But there is a distinctly disengenuous flavor to Mentor’s reasoning. In a statement, the company insists that the company is worth more than Icahn is valuing it. Specifically, it claims, “Our share price has grown by more than 70% over the last year, for a two year aggregate growth of approximately 200%.”
True, that, but what the company fails to acknowledge is that Icahn’s accumulation of Mentor stock is likely the main driver behind the upswing. One year ago, Mentor’s stock was trading at under $8 a share. It’s now almost twice that. During that time, Icahn boosted his holdings from under 5% to almost 15% of the company. The combination of his large purchases and the inevitable ride on his coattails some speculative investors are taking has no doubt strongly influenced that jump in value. Despite a $125 million jump in revenue, Mentor has lost an cumulative $14.2 million over its past three fiscal years: to suggest investors are simply thrilled by its performance is a difficult assertion to prove.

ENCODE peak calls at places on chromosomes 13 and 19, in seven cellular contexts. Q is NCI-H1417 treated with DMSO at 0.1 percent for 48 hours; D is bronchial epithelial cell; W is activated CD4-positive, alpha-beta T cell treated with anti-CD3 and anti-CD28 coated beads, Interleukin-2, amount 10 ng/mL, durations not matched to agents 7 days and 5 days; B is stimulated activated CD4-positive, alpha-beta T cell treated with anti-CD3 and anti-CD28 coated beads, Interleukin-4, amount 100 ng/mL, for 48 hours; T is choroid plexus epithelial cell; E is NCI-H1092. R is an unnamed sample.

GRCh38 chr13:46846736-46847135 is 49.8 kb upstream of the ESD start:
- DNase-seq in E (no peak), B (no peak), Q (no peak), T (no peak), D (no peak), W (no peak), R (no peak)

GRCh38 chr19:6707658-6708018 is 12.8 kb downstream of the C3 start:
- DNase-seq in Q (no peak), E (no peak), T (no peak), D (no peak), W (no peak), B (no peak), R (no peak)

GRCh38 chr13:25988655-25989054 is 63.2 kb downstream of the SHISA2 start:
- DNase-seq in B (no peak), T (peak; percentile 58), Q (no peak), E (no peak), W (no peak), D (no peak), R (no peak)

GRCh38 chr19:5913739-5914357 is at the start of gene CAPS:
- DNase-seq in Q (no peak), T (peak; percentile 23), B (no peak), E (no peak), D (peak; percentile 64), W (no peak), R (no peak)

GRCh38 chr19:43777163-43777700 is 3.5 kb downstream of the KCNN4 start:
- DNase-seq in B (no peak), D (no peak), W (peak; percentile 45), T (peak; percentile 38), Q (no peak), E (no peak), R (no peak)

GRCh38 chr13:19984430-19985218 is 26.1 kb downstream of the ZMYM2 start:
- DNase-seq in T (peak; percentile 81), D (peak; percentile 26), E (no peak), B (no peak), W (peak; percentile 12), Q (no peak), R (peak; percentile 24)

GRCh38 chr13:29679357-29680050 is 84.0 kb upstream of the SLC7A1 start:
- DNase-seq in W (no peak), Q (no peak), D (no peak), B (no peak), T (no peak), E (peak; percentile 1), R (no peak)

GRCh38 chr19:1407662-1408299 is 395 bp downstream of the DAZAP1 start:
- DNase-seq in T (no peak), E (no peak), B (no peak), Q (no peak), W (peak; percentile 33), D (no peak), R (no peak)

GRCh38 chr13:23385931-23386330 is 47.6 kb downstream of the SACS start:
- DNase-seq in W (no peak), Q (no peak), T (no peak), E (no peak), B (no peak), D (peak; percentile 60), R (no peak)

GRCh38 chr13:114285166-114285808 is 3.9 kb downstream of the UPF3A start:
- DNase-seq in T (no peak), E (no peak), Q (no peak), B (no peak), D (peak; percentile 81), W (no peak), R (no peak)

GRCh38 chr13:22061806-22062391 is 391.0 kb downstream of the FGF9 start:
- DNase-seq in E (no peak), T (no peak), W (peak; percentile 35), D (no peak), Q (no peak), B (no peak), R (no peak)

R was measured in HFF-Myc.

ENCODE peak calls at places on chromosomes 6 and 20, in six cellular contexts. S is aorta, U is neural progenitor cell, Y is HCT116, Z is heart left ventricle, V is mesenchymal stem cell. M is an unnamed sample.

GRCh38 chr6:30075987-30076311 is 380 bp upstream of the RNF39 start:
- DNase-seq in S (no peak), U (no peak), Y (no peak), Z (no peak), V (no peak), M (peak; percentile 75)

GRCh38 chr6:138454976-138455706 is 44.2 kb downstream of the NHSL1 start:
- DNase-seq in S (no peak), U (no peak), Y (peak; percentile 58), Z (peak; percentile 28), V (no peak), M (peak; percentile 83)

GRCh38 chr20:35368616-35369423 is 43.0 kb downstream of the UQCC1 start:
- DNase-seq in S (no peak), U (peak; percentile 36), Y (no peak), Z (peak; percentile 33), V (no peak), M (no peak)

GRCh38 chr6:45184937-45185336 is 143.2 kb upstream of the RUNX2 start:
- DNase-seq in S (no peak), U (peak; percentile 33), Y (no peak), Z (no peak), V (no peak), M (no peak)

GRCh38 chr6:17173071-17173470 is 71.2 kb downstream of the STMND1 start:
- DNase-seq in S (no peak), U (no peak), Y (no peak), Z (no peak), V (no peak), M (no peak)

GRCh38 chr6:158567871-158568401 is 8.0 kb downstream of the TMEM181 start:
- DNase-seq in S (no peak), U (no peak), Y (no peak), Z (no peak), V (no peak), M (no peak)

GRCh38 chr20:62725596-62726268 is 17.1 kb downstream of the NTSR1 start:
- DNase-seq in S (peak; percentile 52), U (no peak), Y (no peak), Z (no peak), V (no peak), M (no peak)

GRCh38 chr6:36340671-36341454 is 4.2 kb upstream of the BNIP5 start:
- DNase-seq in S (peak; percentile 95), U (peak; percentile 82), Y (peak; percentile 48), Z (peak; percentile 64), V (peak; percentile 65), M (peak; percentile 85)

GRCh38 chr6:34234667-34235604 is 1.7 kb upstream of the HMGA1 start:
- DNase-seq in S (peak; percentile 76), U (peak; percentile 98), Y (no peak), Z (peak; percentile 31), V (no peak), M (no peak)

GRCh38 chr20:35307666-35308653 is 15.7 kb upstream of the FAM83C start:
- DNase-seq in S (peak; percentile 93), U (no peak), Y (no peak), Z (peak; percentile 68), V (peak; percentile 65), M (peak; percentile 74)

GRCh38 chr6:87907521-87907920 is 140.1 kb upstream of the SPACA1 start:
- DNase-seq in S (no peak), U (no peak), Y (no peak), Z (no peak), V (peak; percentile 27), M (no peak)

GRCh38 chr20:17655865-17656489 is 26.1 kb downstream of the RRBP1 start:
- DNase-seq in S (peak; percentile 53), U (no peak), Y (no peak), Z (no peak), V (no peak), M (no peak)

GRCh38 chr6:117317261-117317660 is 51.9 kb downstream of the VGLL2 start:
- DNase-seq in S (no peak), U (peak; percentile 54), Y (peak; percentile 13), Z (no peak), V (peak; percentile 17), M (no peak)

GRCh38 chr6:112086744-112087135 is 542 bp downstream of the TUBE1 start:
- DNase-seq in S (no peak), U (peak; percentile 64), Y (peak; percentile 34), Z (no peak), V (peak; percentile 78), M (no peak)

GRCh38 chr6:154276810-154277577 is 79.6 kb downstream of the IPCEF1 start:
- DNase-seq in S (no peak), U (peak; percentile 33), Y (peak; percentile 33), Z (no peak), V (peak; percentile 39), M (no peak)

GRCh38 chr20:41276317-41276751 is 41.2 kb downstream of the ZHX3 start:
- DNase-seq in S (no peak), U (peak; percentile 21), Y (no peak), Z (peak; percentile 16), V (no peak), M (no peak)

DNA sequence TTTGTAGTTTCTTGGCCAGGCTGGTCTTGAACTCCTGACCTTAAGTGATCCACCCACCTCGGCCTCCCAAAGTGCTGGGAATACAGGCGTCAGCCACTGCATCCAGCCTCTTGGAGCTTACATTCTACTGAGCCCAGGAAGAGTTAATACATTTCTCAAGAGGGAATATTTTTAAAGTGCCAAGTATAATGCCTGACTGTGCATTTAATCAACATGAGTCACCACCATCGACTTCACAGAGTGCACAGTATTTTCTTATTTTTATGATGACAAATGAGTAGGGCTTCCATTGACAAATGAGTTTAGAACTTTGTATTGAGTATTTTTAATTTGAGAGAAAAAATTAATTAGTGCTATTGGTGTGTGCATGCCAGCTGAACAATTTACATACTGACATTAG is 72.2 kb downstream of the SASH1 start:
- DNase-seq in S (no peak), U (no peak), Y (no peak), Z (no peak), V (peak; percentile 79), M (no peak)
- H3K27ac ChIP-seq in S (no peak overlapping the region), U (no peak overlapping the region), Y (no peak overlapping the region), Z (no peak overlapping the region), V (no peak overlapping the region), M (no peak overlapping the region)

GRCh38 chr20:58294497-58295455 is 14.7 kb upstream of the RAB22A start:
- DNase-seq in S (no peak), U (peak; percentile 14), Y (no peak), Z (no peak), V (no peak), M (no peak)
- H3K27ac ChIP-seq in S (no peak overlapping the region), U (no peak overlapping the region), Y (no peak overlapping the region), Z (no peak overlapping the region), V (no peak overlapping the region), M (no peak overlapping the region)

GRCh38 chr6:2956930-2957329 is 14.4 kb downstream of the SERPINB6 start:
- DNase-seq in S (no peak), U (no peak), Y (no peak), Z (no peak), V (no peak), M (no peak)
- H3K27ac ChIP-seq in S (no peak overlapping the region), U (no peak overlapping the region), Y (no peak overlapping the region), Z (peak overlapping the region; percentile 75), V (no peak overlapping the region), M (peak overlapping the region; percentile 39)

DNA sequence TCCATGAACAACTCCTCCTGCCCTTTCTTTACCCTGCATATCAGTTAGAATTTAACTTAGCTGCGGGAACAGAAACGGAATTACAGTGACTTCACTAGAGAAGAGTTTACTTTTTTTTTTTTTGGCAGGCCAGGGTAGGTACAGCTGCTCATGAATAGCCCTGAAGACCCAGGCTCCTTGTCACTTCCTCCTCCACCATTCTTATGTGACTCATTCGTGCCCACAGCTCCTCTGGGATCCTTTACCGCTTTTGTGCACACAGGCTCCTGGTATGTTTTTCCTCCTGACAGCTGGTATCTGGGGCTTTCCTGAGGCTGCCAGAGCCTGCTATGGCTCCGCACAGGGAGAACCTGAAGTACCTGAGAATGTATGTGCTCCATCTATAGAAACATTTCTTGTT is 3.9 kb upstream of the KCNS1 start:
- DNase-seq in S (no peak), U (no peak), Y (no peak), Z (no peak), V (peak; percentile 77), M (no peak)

The company also speaks of — but doesn’t elaborate on — regulatory risks that come with Icahn’s proposed buyout. It’s not clear why a sale to its largest shareholder, one who is tellingly not a competitor, would run afoul of SEC or other rules.
The relationship between Mentor and Icahn has clearly soured. That was predictable: Few companies welcome Icahn’s type of shareholder “interest.” What’s less clear is what happens next. Will Icahn fold his flag and start selling? Or will he redouble his efforts to pressure the company into a sale?